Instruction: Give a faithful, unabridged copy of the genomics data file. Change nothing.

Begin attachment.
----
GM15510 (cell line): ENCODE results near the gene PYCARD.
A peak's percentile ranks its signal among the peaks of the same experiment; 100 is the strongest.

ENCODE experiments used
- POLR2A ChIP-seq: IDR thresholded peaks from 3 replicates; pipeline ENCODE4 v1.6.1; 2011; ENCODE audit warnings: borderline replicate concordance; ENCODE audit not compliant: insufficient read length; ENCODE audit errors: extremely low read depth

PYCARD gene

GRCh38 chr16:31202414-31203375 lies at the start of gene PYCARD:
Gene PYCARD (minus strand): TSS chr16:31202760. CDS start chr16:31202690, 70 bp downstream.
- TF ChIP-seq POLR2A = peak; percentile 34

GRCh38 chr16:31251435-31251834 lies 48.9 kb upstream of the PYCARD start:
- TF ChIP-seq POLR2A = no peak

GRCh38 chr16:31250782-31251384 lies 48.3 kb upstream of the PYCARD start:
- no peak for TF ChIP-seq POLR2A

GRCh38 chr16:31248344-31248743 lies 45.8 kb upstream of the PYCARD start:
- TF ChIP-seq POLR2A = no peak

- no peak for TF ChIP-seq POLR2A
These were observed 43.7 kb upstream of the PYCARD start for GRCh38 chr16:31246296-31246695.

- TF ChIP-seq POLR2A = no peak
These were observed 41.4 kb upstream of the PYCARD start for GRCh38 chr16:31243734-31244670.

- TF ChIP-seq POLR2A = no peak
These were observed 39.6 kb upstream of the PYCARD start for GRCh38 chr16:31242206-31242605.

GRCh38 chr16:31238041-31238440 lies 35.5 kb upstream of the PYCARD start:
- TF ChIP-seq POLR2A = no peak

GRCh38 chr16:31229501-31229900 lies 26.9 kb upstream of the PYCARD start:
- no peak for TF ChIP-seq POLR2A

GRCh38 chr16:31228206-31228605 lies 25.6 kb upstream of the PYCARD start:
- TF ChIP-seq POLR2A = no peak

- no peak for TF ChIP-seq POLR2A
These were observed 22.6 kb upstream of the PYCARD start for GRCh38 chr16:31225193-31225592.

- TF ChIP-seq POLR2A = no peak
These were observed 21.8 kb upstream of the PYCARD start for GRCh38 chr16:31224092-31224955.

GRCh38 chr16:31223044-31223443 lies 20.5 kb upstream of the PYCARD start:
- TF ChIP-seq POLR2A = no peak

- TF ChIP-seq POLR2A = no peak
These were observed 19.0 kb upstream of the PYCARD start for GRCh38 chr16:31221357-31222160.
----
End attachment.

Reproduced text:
GM15510 (cell line): ENCODE results near the gene PYCARD.
A peak's percentile ranks its signal among the peaks of the same experiment; 100 is the strongest.

ENCODE experiments used
- POLR2A ChIP-seq: IDR thresholded peaks from 3 replicates; pipeline ENCODE4 v1.6.1; 2011; ENCODE audit warnings: borderline replicate concordance; ENCODE audit not compliant: insufficient read length; ENCODE audit errors: extremely low read depth

PYCARD gene

GRCh38 chr16:31202414-31203375 lies at the start of gene PYCARD:
Gene PYCARD (minus strand): TSS chr16:31202760. CDS start chr16:31202690, 70 bp downstream.
- TF ChIP-seq POLR2A = peak; percentile 34

GRCh38 chr16:31251435-31251834 lies 48.9 kb upstream of the PYCARD start:
- TF ChIP-seq POLR2A = no peak

GRCh38 chr16:31250782-31251384 lies 48.3 kb upstream of the PYCARD start:
- no peak for TF ChIP-seq POLR2A

GRCh38 chr16:31248344-31248743 lies 45.8 kb upstream of the PYCARD start:
- TF ChIP-seq POLR2A = no peak

- no peak for TF ChIP-seq POLR2A
These were observed 43.7 kb upstream of the PYCARD start for GRCh38 chr16:31246296-31246695.

- TF ChIP-seq POLR2A = no peak
These were observed 41.4 kb upstream of the PYCARD start for GRCh38 chr16:31243734-31244670.

- TF ChIP-seq POLR2A = no peak
These were observed 39.6 kb upstream of the PYCARD start for GRCh38 chr16:31242206-31242605.

GRCh38 chr16:31238041-31238440 lies 35.5 kb upstream of the PYCARD start:
- TF ChIP-seq POLR2A = no peak

GRCh38 chr16:31229501-31229900 lies 26.9 kb upstream of the PYCARD start:
- no peak for TF ChIP-seq POLR2A

GRCh38 chr16:31228206-31228605 lies 25.6 kb upstream of the PYCARD start:
- TF ChIP-seq POLR2A = no peak

- no peak for TF ChIP-seq POLR2A
These were observed 22.6 kb upstream of the PYCARD start for GRCh38 chr16:31225193-31225592.

- TF ChIP-seq POLR2A = no peak
These were observed 21.8 kb upstream of the PYCARD start for GRCh38 chr16:31224092-31224955.

GRCh38 chr16:31223044-31223443 lies 20.5 kb upstream of the PYCARD start:
- TF ChIP-seq POLR2A = no peak

- TF ChIP-seq POLR2A = no peak
These were observed 19.0 kb upstream of the PYCARD start for GRCh38 chr16:31221357-31222160.